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NEW YORK — Another Chinatown landlord is feeling the heat from LVMH Moët Hennessy Louis Vuitton’s legal department.
In a complaint filed in Manhattan federal court, Louis Vuitton Malletier — LVMH’s fashion and leather goods division — named landlord Richard E. Carroll as the lead defendant in a case involving the alleged sale of counterfeit goods out of seven Canal Street retail locations. More than 8,000 LVMH-branded goods were seized in raids at these locations. Also named in the complaint are five real estate companies, all of which it alleges Carroll is in charge of, as well as two retailers and several named individuals.
Carroll did not return a call seeking comment at press time. A representative at Canal Sound City, one of the named retailers, declined to comment.
According to intellectual property lawyers, the case reflects a growing trend where major design labels combat counterfeiters by holding landlords accountable for the actions of their tenants.
“The designers have gotten together and decided to make use of the landlord liability doctrine,” said Joseph C. Gioconda, a partner with Kirkland & Ellis LLP. “The concept is that the landlord becomes a contributory infringer when the landlord provides what is essentially a safe haven for people to engage in the sale of counterfeit goods.”
LVMH set out to address the landlord’s accountability from the first paragraph of its complaint, characterizing their role in the problem as an “unlawful alliance between certain real estate companies and their principal owners and the unscrupulous storefront retailers to whom they rent property.”
According to the complaint, Carroll and his companies — Mid-Center Equities Associates, Canal Funding Inc., Canal Venture Inc., EJP Realty Associates LLC and Transworld Equities Inc. — own and control seven Canal Street properties where the counterfeit LVMH products were seized.
Eight pages of the complaint, which was filed March 30, are devoted to a breakdown of the number and type of counterfeit goods seized in each location. The largest seizure occurred in June 2004 at 386 Canal, yielding more than 5,600 items, including nearly 1,000 Louis Vuitton watches and hundreds of scarves, bags, wallets and jewelry.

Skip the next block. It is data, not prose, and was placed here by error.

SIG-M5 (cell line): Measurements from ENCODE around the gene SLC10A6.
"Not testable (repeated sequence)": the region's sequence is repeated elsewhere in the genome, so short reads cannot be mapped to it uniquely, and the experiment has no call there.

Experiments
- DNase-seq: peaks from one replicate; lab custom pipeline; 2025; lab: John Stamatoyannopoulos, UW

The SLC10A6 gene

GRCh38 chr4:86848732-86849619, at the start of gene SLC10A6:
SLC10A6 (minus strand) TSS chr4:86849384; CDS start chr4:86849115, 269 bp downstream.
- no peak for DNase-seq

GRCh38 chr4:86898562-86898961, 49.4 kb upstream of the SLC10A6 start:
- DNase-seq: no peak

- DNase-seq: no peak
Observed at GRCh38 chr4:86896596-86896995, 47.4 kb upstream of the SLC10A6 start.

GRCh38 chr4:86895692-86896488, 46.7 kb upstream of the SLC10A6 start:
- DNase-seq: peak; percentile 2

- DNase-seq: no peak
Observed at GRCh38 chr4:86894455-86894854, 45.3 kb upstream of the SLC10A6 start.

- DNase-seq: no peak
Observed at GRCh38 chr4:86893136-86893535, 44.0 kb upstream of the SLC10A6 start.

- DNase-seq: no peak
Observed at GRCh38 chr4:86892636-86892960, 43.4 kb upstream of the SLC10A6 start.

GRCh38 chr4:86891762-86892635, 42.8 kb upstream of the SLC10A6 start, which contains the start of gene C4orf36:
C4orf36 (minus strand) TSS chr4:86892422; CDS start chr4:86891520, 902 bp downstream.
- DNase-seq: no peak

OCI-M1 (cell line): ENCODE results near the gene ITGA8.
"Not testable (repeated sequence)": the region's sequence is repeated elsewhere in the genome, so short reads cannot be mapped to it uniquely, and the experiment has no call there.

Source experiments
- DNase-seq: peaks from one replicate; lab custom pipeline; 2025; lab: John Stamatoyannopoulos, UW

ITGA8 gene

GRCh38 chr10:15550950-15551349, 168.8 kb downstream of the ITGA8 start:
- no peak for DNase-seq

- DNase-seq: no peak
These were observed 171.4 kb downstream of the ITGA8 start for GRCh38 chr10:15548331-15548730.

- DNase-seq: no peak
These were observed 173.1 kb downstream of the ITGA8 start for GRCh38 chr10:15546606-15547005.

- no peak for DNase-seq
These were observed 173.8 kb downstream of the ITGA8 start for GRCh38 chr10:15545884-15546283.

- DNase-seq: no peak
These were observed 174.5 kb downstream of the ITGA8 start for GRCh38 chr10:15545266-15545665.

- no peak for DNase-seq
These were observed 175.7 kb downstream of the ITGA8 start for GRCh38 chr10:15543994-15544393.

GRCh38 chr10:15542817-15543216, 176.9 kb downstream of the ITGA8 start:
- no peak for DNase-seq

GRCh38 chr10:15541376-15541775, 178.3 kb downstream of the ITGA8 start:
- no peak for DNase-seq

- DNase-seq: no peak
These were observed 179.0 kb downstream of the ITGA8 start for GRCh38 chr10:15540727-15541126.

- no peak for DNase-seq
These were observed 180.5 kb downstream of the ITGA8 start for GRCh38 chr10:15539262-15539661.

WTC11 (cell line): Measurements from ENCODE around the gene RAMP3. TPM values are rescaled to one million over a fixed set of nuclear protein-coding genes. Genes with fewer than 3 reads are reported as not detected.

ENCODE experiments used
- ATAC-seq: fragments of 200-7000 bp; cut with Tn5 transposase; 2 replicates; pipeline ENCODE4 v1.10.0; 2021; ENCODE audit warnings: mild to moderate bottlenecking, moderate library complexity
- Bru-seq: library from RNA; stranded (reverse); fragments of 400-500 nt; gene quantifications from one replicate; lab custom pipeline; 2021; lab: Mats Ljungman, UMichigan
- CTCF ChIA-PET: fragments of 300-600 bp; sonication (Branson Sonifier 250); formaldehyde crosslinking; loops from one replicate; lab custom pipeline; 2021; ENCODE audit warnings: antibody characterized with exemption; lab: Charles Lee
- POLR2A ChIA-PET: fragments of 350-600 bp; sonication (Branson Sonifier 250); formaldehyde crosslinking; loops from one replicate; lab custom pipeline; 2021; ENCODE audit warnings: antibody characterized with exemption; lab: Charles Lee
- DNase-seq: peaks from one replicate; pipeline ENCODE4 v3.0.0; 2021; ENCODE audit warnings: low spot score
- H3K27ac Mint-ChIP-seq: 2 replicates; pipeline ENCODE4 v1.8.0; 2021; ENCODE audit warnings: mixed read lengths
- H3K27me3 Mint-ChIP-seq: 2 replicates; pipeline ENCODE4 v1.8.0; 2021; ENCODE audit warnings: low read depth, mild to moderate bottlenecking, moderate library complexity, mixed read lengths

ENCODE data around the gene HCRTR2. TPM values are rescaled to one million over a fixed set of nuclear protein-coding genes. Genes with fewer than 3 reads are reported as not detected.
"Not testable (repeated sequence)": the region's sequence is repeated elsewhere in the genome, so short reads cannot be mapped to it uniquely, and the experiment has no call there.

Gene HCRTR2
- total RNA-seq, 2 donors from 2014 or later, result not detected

The suit contends that Carroll had been sent written notices from LVMH and “other trademark holders” about what was going on at his properties and should be held accountable for his “willful blindness” in allowing the activity to continue. LVMH alone sent six letters starting in October 2004, according to the complaint.
This story first appeared in the April 6, 2005 issue of WWD. Subscribe Today.
The complaint alleges violations on 11 counts, including trademark counterfeiting, contributory and vicarious trademark counterfeiting, and false designation of origin. An unspecified amount in damages is also being sought.
Similar suits have been filed by LVMH and Rolex. On March 2, 2004, the two companies filed separate lawsuits against Michael Marvisi, the owner of 365-367 Canal Street, and more than 30 John Doe retailers. By August 2004, federal court Judge Thomas P. Griesa ordered 29 John Doe defendants to each pay LVMH $16 million in statutory damages, a potential $464 million award. In the Rolex case Judge Griesa ordered three Doe defendants to each pay $10 million in statutory damages. While the likelihood of identifying the retailers and collecting damages is remote, the case to determine the landlord’s liability in the matter is proceeding.
“Certainly these landlord actions hold a tremendous amount of potential in terms of bringing pressure upon counterfeiting,” said Brian Brokate, a partner with Gibney, Anthony & Flaherty who represents Rolex. “They are proceeding at the civil level as well as the criminal level.”
According to Gioconda, proving a landlord is aware that illegal activities are occurring on their properties requires only that manufacturers notify the landlords in writing. In some cases, however, landlords can be held accountable if it was common knowledge that illegal activities were occurring, say on the streets of Chinatown for example. Gioconda also noted that it is easier to identify landlords, who also have a vested interest in the building. “The landlord has a lot more to lose,” said Gioconda. “When a landlord gets a letter from a lawyer, if you’re that landlord, your lawyer is going to tell you that you can no longer keep your head in the sand. That’s a big deal.” In theory, said Gioconda, the strategy could be employed to clean up entire blocks.